Today we get back to Ordinary Time. However, we have to remember that in the Christian dispensation, there is no “ordinary” time. Every day is a gift from God – extraordinary in its possibilities. Our vocation as followers of Jesus is to discover God in the ordinary.– CARDINAL TIMOTHY DOLAN
What is Ordinary Time?
The four seasons of Advent, Christmas, Lent and Easter are times of special significance for Catholic people. Two of them are for preparation, and two are for celebration. They focus us on faith’s “greatest hits” – the birth of the Messiah and His death and resurrection. The remainder of the year is known as Ordinary Time, 34 weeks that fall into two parts: one between Christmas and Lent, the other between Easter and Advent.
You know how sometimes after Christmas you’ll hear people say, “Boy, am I glad the holidays are over”? We love the big feasts, but we also like to get back to our ordinary lives. That’s the way it is with Ordinary Time. For many priests and parish staff members, after the excitement of Christmas and Easter, it’s a kind of relief to get back to ordinary duties and take care of the essentials of parish life. During these weeks, Mass celebrants wear green vestments. Green is the color of hope and new life.
We should not think of Ordinary Time as dull. It has its own highlights – first communions and confirmations, weddings, parish carnivals – and holy days like the Assumption of Mary and All Saints’ Day. But Ordinary Time is mostly about rolling up your sleeves to do the work of Christ – and then, like the farmer who admires his harvest, taking time to marvel at what God has been imperceptibly growing in our families and in us.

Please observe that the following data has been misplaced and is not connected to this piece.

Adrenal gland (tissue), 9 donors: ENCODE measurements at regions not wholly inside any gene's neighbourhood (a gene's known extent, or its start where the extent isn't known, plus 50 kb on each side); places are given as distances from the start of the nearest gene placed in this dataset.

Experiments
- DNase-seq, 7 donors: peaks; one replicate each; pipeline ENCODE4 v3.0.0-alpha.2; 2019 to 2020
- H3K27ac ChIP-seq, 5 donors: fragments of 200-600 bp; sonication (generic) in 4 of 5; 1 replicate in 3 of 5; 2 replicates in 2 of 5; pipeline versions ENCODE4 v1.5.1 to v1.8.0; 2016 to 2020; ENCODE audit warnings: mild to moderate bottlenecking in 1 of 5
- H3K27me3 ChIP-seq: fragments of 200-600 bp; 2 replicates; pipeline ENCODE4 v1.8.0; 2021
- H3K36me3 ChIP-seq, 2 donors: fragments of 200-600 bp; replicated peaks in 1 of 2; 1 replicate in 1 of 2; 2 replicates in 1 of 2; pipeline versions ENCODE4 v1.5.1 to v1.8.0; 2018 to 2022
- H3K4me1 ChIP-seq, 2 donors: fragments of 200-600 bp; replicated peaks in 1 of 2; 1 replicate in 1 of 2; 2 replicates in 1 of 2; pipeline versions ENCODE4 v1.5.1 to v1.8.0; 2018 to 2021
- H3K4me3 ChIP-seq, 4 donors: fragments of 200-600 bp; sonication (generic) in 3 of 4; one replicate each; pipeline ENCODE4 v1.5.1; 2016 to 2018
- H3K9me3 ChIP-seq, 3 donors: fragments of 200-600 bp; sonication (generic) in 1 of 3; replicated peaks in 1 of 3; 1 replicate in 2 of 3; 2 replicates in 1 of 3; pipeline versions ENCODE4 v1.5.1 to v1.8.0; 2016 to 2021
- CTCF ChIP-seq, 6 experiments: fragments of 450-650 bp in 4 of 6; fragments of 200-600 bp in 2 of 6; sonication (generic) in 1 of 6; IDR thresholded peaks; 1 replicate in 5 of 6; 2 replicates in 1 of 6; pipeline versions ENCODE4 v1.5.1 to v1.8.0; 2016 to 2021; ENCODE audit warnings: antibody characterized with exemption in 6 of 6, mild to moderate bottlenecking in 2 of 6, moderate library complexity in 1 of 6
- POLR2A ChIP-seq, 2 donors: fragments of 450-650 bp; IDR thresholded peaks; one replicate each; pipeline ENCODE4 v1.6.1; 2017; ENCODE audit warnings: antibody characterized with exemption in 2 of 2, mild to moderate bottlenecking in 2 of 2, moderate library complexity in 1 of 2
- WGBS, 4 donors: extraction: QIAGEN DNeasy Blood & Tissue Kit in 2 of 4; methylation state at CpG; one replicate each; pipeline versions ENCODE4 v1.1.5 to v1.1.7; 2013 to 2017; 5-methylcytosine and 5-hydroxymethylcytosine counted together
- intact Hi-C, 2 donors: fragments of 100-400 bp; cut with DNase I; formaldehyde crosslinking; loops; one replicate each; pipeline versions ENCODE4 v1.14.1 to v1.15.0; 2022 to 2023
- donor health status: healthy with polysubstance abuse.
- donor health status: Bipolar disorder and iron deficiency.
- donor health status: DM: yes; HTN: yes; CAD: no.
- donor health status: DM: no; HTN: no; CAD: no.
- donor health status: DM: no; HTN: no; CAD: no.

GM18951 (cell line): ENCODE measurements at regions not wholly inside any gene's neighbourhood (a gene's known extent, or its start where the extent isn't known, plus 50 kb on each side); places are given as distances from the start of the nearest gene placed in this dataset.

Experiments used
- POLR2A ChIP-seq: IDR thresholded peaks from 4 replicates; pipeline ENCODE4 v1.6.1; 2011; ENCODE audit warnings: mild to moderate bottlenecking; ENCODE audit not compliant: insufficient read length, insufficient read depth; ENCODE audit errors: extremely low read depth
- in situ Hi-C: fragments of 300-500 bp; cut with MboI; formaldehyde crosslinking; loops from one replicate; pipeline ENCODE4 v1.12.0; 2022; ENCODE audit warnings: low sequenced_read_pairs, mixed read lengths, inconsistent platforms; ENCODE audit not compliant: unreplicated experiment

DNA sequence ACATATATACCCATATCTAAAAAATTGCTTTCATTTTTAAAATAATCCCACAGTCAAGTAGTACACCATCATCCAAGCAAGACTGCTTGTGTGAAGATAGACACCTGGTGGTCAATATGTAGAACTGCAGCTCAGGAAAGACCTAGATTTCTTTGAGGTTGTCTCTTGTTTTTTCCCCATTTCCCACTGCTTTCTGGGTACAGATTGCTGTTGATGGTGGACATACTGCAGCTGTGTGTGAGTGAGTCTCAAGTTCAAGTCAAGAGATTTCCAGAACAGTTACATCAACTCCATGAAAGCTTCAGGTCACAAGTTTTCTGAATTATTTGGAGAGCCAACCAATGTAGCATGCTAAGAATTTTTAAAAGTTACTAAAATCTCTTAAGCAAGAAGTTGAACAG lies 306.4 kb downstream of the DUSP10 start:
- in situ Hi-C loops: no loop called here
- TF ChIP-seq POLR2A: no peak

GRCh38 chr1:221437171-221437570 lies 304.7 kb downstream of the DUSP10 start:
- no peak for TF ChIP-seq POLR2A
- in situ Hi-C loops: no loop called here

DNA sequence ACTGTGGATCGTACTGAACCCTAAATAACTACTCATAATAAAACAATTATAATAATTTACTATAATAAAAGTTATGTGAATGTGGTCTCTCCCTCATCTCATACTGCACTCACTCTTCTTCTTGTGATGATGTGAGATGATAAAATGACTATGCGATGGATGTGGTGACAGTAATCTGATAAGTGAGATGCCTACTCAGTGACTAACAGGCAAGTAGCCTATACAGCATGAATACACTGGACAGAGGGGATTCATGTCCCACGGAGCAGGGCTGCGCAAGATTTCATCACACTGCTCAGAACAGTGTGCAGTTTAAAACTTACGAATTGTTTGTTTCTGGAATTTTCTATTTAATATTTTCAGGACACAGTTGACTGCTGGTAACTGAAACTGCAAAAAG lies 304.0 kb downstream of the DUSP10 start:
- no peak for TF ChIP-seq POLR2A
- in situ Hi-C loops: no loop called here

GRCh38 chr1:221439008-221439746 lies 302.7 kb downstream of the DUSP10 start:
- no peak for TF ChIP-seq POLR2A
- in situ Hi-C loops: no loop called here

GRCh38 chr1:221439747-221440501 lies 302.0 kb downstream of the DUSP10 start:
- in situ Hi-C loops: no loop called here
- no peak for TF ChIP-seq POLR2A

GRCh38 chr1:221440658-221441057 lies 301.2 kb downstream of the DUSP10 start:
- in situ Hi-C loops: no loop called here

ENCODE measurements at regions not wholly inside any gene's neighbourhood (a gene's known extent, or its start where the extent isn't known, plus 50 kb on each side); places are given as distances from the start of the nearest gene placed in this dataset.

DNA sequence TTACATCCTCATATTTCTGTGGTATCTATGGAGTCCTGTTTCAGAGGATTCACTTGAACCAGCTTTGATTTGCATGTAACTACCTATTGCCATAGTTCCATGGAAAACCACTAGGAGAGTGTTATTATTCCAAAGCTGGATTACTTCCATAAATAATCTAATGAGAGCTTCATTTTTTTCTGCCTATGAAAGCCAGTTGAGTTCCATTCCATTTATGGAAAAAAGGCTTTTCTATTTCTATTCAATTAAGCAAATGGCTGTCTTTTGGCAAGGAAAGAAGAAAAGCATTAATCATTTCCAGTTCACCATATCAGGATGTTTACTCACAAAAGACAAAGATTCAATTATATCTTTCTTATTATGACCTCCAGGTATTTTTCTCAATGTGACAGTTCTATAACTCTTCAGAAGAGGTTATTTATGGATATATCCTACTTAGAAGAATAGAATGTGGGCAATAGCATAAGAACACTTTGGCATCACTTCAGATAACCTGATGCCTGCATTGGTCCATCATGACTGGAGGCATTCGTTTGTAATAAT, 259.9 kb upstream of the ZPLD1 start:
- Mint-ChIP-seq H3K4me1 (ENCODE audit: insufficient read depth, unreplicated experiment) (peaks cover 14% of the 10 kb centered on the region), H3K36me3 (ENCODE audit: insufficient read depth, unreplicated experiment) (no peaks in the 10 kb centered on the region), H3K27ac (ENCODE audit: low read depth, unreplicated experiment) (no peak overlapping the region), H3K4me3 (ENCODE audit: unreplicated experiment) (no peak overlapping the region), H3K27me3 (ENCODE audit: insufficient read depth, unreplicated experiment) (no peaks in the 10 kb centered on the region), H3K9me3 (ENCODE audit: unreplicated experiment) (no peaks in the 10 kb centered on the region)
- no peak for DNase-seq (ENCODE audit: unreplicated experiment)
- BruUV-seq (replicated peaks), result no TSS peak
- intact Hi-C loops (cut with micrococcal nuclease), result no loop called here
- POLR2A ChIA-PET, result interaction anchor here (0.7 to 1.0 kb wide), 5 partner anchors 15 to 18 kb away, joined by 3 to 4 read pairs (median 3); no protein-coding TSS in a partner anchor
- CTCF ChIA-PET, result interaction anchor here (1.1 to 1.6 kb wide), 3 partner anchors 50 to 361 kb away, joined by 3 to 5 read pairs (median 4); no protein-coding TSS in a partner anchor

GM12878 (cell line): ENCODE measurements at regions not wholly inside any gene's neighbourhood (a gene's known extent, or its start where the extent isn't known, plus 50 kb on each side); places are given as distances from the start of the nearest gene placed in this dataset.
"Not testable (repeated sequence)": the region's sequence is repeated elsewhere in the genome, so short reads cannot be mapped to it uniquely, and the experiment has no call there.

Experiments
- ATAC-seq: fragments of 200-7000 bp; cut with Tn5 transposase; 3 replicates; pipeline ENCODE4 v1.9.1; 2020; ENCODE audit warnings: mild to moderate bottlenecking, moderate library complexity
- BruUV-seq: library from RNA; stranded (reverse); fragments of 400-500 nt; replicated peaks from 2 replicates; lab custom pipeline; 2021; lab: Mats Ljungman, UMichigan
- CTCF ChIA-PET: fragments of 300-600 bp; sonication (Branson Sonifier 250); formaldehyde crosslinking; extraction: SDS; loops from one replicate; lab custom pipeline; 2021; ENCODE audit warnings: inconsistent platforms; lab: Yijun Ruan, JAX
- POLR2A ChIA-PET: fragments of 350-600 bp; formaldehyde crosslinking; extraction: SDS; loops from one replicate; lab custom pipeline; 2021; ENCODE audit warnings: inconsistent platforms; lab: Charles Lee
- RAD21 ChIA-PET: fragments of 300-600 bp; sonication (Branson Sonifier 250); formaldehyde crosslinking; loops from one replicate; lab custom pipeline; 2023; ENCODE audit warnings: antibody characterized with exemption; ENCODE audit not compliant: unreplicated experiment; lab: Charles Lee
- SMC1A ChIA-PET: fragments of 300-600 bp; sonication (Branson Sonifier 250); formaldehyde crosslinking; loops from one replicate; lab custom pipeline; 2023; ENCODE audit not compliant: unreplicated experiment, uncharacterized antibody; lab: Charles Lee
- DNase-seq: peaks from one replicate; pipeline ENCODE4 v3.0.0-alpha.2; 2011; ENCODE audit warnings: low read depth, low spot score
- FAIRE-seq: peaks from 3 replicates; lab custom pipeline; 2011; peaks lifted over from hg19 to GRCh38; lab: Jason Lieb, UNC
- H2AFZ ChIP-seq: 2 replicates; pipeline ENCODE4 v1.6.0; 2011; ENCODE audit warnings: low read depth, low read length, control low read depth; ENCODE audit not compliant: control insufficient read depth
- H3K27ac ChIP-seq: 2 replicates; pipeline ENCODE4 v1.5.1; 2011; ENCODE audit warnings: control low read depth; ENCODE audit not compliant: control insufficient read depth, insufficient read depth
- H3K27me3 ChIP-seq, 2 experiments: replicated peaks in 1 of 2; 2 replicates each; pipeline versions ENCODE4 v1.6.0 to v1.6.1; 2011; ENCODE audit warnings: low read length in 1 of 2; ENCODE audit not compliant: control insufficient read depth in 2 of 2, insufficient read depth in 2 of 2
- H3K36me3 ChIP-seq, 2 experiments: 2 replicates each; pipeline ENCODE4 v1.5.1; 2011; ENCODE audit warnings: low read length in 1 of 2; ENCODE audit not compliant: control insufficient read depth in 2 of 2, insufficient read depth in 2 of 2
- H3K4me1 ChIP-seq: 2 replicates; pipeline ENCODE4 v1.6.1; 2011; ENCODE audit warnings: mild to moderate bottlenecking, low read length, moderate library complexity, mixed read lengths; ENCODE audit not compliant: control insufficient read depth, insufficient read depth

Why go to Mass on the Sundays of Ordinary Time? We may know people who only come to Mass for Christmas and Easter. Besides our obligation to say thanks to God all the time, one of the reasons to go to Mass during Ordinary Time is to increase our knowledge of the Bible and to discover readings that are not familiar to us. The Sunday Gospel readings follow a three-year cycle: a year for Matthew, a year for Mark (with a little of John) and a year for Luke. You can also hear St. Paul’s Letter to the Ephesians, or less well-known parables and teachings of Jesus. Ordinary Time is a chance to bring more of Christ’s message into our everyday lives.
Ordinary Time is mostly about rolling up your sleeves to do the work of Christ.
Advent, Christmas, Lent and Easter inspire us to rededicate ourselves to the Lord, preparing and celebrating. Ordinary Time teaches us to live the Gospel patiently and peacefully throughout the whole year.
Msgr. William Belford
Pastor, St. Teresa of the Infant Jesus, Staten Island
Author, Parish Liturgy Basics,
Oregon Catholic Press